Dental hygienists review patient histories, take x-rays, clean teeth, make dental impressions, keep records and counsel patients on dental health and nutrition. They must hold at least an associate's degree from an accredited institution and be regionally licensed before being eligible for employment. Some hygienists pursue bachelor's or master's degrees in dental hygiene or a related field for a wider range of career opportunities. Most dental hygienist students engage in supervised clinical internships at local dentist offices or clinics while completing their degree program. This experience provides on-the-job training and practice working closely with patients.
To earn an associate's or bachelor's degree in dental hygiene, students must first have a high school diploma or the equivalent. Students working towards a master's degree must have a bachelor's.
Associate of Science Degree Program
An Associate of Science in Dental Hygiene introduces students to a variety of dental topics. An associate-level course typically contains less experiential elements than a higher-level degree program, but can be completed in two years or less. Students may take courses that that include:
- Dental radiology
- Oral pathology
- Public health
Bachelor of Science Degree Program
The Bachelor of Science in Dental Hygiene is a four-year undergraduate degree program that offers a comprehensive dental hygiene education. Students are required to complete general education courses in addition to dental hygiene classes to earn a baccalaureate degree. Courses are available in a number of topics such as:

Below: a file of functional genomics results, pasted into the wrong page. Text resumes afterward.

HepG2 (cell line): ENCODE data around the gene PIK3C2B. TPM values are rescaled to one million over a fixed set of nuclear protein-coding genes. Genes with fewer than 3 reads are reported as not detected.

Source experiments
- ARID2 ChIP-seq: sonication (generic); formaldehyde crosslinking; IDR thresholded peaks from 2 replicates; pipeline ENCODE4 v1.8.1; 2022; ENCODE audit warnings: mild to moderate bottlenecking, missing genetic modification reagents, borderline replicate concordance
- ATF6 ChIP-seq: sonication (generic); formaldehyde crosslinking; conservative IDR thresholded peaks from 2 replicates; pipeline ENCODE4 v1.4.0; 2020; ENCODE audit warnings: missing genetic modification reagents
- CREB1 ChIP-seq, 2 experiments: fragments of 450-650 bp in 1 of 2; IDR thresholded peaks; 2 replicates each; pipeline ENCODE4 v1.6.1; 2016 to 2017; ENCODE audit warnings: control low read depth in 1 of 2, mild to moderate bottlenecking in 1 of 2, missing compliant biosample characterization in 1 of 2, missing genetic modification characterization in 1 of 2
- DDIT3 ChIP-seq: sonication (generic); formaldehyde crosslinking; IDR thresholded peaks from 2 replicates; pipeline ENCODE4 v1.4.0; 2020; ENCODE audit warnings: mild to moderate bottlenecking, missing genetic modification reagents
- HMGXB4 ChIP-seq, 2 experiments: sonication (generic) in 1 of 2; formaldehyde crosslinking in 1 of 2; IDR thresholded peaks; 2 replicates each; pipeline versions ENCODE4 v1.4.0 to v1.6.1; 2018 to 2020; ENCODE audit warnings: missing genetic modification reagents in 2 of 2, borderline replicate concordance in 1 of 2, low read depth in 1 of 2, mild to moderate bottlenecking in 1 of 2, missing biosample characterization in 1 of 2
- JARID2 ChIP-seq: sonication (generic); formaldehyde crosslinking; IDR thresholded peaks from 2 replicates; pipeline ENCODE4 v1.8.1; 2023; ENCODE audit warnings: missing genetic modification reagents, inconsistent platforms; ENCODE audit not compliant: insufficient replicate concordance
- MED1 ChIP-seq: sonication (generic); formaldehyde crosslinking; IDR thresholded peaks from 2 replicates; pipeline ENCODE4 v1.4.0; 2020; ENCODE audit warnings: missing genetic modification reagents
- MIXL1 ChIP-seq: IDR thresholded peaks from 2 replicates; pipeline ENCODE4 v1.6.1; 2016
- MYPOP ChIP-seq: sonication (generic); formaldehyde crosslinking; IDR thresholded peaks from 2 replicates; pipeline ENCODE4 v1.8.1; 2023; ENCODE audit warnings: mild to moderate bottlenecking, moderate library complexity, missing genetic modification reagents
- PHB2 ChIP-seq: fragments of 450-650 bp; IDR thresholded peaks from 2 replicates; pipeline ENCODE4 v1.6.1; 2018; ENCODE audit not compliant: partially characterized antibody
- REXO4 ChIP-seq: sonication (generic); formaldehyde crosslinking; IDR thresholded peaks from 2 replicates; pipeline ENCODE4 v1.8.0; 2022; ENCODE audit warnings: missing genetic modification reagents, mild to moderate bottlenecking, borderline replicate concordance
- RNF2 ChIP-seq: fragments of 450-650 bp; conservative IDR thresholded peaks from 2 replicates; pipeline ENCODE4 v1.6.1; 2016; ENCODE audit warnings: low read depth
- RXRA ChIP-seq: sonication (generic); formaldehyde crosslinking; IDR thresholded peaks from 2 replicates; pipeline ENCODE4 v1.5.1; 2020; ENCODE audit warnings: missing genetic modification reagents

- Dental materials
- Oral anatomy
Master of Science Degree Program
A Master of Science in Dental Hygiene is a two-year graduate degree program that is geared towards dental hygienists who wish to pursue a career in education. Many students are already working professionals who wish to increase their knowledge of the field. Students may take courses in:
- Scientific dental hygiene writing
- Local anesthesia
- Research methodology
Dental hygienists must hold a degree from an accredited institution and be licensed by the state in which they plan to work. The American Dental Association (ADA) administers the written portion of the dental hygienist exam. Candidates must also pass a state or regionally administered clinical examination. Only Alabama, which has its own licensing requirements, does not require dental hygienists to take the written ADA exam.
A variety of dental organizations and local colleges offer workshops for dental hygienists. One example is the National Workshop, which was conceived in 2000 to update professionals on dental public health issues. Workshops and seminars may address topics related to technological advances in the field or improved hygienist tools.
Dental hygienists can pursue continuing education courses at community colleges or local universities. Hygienists with a great deal of experience may choose to apply to dental school to become a licensed dentist.
Dental hygienists, who must be licensed in their states, can complete degrees that vary in level of complexity. The associate's is the least in depth and takes two years to complete. A bachelor's builds on what was learned at the associate's level and requires an additional two years. Dental hygienists with aspirations to work in academia may wish to pursue a master's.